Dodd-Frank Wall Street Reform and Consumer Protection Act
Introduction by Ed Yingling
The Dodd-Frank Wall Street Reform and Consumer Protection Act represents a dramatic rewrite of the rules governing financial service providers and products. Unprecedented in scope, the bill will usher in a new era of regulation -- for good and ill.
The bill includes several ABA-advocated provisions aimed at preventing a repeat of the crisis that nearly brought our economy to its knees in 2008. A new process for winding down failing, systemically important institutions is as close to a controlled bankruptcy as possible. This change, aimed at ending the assumption that some institutions are too big for the government to allow to fail, should result in more disciplined behavior by institutions, creditors and depositors alike. Large and small banks alike will appreciate an end to "taxpayer bailouts," since the term has unfairly maligned an industry that has returned, with interest, the money the government invested in it.
The legislation also charges a regulatory body with the specific responsibility of monitoring not just the institutions that comprise our financial system, but the system itself. By rounding out our supervisory system to encompass both the forest and the trees, the bill hopes to spot and stop a potential contagion before it spreads.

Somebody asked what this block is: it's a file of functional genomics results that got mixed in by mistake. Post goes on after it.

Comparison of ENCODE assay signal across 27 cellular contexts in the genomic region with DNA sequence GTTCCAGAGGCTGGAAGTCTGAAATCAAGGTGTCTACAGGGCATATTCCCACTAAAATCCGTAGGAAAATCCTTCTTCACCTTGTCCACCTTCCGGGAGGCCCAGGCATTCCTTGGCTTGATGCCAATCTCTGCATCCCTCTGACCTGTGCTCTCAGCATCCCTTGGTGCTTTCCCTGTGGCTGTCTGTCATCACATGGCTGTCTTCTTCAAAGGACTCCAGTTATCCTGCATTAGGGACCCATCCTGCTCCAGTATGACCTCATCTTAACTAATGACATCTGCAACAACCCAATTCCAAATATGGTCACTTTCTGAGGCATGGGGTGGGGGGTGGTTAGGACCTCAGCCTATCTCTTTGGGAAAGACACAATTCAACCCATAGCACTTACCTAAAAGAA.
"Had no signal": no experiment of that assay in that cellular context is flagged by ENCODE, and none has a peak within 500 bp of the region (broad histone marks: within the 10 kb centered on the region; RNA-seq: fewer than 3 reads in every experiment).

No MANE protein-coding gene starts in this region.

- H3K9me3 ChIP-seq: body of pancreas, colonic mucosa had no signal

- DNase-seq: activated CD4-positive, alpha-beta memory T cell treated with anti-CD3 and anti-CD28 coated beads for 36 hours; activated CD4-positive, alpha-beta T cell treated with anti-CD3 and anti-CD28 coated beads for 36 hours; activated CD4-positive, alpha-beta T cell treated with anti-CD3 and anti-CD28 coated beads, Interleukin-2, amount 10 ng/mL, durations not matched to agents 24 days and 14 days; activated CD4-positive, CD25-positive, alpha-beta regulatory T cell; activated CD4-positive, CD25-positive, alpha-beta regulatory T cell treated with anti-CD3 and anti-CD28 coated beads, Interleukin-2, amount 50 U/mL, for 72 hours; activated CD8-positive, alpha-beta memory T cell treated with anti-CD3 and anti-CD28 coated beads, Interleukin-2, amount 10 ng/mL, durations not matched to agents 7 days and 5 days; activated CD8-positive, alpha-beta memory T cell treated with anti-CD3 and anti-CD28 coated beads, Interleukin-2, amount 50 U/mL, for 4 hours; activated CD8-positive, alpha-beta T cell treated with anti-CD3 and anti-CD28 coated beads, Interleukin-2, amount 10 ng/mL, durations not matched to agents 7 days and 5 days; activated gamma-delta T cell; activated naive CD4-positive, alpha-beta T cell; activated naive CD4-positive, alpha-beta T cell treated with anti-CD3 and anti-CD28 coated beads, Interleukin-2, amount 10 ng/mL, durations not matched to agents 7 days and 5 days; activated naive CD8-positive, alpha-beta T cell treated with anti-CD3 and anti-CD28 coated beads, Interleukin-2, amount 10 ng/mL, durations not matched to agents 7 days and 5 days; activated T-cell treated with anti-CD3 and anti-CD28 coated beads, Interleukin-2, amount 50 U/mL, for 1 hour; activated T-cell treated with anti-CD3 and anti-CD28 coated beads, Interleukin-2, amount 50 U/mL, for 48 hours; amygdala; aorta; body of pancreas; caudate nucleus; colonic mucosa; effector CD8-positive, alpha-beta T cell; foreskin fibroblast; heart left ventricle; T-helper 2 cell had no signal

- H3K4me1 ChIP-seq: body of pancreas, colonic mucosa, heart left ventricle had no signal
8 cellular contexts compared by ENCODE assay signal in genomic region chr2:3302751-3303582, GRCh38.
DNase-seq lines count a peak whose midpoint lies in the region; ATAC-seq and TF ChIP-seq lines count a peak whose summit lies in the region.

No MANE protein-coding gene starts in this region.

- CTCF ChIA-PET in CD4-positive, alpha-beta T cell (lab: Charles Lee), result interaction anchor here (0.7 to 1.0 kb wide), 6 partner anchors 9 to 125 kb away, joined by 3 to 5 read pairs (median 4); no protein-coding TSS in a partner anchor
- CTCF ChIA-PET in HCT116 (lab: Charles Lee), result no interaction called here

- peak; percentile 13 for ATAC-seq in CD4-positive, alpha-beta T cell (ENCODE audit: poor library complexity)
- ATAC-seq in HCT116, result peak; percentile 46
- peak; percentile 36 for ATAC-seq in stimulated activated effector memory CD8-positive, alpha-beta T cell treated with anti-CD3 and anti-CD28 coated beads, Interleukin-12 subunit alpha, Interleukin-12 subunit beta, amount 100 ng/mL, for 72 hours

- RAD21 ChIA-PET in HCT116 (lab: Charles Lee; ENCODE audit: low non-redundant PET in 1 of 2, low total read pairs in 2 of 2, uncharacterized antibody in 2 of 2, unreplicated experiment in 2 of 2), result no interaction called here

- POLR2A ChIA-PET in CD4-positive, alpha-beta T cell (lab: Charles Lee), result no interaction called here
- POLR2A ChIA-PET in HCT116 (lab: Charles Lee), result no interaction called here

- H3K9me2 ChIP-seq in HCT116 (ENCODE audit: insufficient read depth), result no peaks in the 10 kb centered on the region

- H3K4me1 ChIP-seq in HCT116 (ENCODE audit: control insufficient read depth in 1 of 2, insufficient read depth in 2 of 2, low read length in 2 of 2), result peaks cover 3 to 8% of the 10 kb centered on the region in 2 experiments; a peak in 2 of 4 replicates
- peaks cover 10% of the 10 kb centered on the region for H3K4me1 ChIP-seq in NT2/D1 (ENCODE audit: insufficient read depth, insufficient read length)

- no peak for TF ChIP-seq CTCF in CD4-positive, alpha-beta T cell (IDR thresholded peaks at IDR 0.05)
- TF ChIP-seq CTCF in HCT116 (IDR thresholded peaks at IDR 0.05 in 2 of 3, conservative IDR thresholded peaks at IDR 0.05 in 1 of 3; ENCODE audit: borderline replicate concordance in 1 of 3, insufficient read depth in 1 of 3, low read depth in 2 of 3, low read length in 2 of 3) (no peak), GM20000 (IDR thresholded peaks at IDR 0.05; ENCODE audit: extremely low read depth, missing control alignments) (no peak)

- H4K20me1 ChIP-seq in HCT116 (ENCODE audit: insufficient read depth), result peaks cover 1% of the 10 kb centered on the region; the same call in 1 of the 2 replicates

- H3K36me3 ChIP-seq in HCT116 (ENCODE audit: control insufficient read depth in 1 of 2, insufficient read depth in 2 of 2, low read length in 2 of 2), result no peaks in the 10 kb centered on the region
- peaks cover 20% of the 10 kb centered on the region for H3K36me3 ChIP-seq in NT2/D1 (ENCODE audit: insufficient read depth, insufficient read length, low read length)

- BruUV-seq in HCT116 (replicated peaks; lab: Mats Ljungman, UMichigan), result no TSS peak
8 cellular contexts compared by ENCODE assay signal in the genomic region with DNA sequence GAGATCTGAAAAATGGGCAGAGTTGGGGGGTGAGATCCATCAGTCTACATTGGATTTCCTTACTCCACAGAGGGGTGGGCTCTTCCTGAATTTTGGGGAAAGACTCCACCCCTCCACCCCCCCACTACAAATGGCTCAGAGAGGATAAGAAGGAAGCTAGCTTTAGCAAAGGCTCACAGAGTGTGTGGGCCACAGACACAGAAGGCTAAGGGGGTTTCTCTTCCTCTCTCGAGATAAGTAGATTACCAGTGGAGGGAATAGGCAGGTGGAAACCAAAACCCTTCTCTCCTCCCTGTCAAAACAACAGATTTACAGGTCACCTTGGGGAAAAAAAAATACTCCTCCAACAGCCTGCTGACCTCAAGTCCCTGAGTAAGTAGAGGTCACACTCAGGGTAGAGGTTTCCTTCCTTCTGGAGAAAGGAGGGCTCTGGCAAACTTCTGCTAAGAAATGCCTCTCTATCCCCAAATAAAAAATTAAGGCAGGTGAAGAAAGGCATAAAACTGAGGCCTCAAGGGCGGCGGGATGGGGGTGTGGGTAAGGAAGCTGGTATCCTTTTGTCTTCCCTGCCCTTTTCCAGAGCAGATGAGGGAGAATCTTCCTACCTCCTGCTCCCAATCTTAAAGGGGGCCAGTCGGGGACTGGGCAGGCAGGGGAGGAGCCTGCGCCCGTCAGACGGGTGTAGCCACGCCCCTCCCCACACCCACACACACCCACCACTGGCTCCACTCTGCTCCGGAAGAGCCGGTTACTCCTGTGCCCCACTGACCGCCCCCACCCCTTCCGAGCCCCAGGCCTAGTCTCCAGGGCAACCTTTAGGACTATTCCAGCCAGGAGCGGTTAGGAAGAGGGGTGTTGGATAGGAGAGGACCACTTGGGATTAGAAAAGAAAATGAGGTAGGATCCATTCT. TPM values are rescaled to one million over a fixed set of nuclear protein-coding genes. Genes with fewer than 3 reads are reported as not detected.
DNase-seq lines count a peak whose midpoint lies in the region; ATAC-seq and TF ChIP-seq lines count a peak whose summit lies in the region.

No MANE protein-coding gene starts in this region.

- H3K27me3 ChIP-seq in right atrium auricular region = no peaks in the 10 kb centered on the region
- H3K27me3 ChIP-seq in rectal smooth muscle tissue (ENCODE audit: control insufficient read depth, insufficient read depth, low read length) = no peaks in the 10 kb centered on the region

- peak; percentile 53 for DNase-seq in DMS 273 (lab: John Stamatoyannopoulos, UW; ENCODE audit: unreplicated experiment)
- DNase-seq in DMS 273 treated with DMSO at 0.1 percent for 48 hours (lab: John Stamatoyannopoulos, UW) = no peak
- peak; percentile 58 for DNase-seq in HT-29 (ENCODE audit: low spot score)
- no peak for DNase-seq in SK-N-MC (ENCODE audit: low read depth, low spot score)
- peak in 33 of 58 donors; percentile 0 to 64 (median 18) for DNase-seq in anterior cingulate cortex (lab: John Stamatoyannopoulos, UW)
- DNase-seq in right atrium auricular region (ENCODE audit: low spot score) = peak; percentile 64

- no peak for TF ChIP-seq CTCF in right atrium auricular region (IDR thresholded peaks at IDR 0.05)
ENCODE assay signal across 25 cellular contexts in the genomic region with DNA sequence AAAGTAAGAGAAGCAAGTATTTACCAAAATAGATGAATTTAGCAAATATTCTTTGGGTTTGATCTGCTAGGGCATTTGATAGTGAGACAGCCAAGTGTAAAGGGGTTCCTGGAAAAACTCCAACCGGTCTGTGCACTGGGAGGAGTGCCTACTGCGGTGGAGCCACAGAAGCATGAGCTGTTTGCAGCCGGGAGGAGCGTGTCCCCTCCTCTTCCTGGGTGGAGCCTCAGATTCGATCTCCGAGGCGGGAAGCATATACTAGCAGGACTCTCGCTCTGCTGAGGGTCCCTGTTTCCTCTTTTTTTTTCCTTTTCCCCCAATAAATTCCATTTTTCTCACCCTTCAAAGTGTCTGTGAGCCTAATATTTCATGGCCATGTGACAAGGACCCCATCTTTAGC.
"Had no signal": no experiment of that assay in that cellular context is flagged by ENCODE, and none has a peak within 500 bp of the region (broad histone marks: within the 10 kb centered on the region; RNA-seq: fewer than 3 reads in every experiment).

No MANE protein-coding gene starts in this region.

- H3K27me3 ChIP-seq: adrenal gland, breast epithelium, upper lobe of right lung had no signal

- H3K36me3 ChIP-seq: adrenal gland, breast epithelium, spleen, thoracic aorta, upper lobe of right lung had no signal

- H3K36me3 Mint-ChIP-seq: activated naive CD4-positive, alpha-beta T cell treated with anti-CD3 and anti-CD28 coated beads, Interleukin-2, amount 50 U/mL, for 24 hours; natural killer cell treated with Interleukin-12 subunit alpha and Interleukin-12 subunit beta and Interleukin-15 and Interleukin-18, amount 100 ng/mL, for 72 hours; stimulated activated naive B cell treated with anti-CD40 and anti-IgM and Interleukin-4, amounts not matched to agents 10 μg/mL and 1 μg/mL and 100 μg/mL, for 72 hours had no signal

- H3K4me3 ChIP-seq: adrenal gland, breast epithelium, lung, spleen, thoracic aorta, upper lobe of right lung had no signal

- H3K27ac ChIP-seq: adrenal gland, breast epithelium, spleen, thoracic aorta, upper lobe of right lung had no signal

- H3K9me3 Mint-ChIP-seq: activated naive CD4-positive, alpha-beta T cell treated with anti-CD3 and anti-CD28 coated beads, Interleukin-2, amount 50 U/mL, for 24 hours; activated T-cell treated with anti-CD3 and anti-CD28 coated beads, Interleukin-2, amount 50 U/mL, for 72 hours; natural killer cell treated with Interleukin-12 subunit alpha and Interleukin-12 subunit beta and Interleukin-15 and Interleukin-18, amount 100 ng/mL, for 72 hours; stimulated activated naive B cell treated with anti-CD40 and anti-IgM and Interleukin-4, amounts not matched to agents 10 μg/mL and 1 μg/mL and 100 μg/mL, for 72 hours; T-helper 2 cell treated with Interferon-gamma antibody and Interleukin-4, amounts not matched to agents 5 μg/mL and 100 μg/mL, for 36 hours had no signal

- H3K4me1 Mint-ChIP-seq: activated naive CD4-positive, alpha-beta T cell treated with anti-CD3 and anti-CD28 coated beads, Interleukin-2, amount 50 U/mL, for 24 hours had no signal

These reforms, which must still be supplemented with an overhaul of the nation's housing finance system, represent good-faith efforts to apply lessons learned in hopes of deterring future similar crises.
Unfortunately, legislators took a "while we're at it" approach during the bill's journey, imposing unrelated new restrictions -- such as a provision authorizing the government to set the price for banks' interchange services -- that will negatively impact traditional banks that were more victim than villain in the crisis. It's as if doctors not only performed the wrong surgery, they also had the wrong patient on the table.
ABA fought consistently throughout the legislative process to eliminate or temper such provisions, warning that they would result in fewer consumer choices and restricted credit -- the opposite of what a fragile economic recovery needs. By working together with state bankers associations and grassroots bankers, we improved the bill as much as time and the politically charged atmosphere would allow.
Still many community bankers, faced with what ABA estimates will be 5,000 more pages of regulation, are telling us that they may opt instead to sell their franchise. While many can empathize -- theirs is not the only profession that in recent years has suffered from an excess of prescribed do's and don'ts -- I hope for America's sake that they will reconsider. Our country has thrived for years on a diverse banking system -- one that accommodates large and small institutions, multiple charters and a variety of niches.
Such diversity makes our system stronger, and ABA will bring all of its extensive resources to bear to preserve that diversity. Our members can count on us to help them through the massive rulemaking process that is to come, to ease their compliance burden, and to fight for future fixes to a law that was intended to prevent one kind of crisis but could well spawn another, more personal one among traditional bankers.
ABA's assistance begins with this detailed summary of the bill. It's been prepared by some of the most well-respected, knowledgeable banking lawyers in the country, in consultation with ABA's own issue experts. It is the first step in what is sure to be a long journey that ABA's bankers and staff will take together to shape the rules that will shape banking's future.
Edward L. Yingling
President and CEO, ABA